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Calgary Reads Book Sale!!!

I am forever indebted to my good friend Kayleigh for introducing me to the Calgary Reads Annual Book Sale. How did I not know about this before, and why has it taken me this long to discover it? The sight of walking into a big empty warehouse full of books and book lovers warmed my cold heart to its very core, and I was amazed to see people wheeling luggage filled to the brim with books!

I’ve included a photo here of what the room looked like, just to give you an idea of how many people were there. Who said the book industry was dead-it clearly isn’t! This is a great example of how publishing is shifting, and although used book stores aren’t as popular as some would like them to be, people are clearly still purchasing used books, and in this case, all the proceeds are going to a good cause.

My fellow book-lovers!

My fellow book-lovers!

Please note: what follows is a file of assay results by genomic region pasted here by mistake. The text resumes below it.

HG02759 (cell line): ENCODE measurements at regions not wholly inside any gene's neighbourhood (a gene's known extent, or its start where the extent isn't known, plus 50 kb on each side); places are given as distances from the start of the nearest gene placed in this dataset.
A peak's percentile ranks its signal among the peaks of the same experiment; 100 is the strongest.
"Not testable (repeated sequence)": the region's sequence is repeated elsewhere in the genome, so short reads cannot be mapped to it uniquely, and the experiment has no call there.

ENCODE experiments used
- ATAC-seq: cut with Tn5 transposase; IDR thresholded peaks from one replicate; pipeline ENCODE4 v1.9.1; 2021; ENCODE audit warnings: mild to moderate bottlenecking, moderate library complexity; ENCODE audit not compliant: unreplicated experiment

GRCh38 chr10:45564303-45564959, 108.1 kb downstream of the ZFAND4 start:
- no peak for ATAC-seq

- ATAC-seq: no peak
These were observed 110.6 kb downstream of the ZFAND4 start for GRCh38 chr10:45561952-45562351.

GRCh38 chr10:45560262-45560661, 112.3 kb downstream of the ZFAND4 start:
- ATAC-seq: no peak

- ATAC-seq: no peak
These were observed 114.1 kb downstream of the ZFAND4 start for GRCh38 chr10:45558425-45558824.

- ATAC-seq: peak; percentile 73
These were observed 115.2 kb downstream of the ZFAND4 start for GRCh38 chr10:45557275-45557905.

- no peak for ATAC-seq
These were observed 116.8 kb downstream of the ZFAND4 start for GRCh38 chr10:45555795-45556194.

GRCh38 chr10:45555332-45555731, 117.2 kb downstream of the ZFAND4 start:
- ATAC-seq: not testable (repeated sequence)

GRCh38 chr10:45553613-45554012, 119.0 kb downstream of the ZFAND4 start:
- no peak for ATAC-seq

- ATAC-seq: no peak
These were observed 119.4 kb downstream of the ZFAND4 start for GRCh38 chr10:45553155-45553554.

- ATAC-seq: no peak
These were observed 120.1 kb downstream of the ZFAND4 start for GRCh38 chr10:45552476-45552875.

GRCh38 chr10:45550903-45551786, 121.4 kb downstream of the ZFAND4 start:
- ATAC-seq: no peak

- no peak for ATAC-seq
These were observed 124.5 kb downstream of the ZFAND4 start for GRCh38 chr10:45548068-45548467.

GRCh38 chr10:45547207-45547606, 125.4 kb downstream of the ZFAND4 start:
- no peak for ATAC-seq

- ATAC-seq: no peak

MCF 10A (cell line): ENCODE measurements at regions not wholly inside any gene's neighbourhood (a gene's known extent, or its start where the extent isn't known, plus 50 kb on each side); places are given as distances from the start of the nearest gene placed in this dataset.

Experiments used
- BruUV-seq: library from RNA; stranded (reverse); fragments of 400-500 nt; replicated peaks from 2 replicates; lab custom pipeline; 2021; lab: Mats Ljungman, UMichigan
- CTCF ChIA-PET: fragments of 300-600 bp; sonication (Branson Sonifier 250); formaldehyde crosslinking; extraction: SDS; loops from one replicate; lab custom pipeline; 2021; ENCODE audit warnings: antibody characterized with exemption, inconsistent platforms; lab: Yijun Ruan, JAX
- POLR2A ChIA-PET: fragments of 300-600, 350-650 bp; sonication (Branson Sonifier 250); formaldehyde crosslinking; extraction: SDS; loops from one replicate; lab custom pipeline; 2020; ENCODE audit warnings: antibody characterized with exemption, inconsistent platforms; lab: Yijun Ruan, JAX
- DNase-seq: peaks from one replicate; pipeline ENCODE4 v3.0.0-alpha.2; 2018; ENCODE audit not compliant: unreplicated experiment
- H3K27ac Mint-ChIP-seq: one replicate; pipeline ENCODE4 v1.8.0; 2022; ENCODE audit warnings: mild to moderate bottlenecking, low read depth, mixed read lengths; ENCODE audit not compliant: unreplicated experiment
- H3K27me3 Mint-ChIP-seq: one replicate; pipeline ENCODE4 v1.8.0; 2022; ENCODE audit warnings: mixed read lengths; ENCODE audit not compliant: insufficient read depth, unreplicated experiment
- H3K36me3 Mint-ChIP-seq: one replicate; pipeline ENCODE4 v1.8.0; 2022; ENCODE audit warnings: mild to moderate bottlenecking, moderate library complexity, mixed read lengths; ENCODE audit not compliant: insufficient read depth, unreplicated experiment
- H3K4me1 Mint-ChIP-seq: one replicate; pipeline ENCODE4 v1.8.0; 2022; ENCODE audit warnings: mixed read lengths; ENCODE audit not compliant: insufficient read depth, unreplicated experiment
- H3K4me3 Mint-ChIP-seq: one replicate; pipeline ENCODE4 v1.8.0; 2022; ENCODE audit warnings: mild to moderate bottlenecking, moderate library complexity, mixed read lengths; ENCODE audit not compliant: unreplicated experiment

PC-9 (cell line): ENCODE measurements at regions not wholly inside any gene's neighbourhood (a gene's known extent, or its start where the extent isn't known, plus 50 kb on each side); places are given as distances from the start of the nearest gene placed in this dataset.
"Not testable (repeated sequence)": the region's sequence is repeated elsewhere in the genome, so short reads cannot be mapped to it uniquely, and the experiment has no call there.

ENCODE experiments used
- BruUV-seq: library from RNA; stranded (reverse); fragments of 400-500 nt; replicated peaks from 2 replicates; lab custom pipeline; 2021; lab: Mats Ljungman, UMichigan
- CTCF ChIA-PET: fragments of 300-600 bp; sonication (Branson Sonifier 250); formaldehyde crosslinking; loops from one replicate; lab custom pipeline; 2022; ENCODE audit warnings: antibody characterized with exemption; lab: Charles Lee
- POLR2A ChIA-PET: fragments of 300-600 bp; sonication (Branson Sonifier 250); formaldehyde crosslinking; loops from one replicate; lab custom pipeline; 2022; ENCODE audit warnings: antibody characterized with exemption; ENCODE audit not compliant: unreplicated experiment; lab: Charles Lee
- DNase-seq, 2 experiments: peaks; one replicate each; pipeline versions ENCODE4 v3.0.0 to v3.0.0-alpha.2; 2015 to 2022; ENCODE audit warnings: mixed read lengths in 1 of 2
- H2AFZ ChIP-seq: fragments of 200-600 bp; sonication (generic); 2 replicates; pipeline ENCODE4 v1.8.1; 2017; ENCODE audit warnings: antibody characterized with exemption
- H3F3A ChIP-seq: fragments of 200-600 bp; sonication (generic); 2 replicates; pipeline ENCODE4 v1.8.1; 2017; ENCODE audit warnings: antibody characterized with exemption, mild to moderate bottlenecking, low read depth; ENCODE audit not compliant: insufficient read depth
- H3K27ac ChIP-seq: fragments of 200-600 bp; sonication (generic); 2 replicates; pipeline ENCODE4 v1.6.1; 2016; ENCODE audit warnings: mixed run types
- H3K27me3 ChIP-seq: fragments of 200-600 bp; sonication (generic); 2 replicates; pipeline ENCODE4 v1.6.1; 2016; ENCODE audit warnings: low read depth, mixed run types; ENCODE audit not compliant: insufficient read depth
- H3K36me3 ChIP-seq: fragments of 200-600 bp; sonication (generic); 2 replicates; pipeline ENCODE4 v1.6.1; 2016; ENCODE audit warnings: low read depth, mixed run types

And the variety of books! There was something there for everyone, and everything was meticulously sorted. Fiction was sorted into mystery, horror, historical fiction, beach reads, Canadian fiction, even a Governor General Award-Winning section was there. And of course tons of non-fiction: history, cookbooks, gardening, arts and crafts, self-help, travel books. Really, they had everything, even a section for children’s books and YA. Interestingly enough-they did not accept Harlequin romance novels as donations. I found that a bit baffling, because it’s such a popular genre that many people would have gladly picked it up should it be available, but who am I to judge?

I got all these for 20 bucks-yup, pretty good deal

I got all these for 20 bucks in total-yup, pretty good deal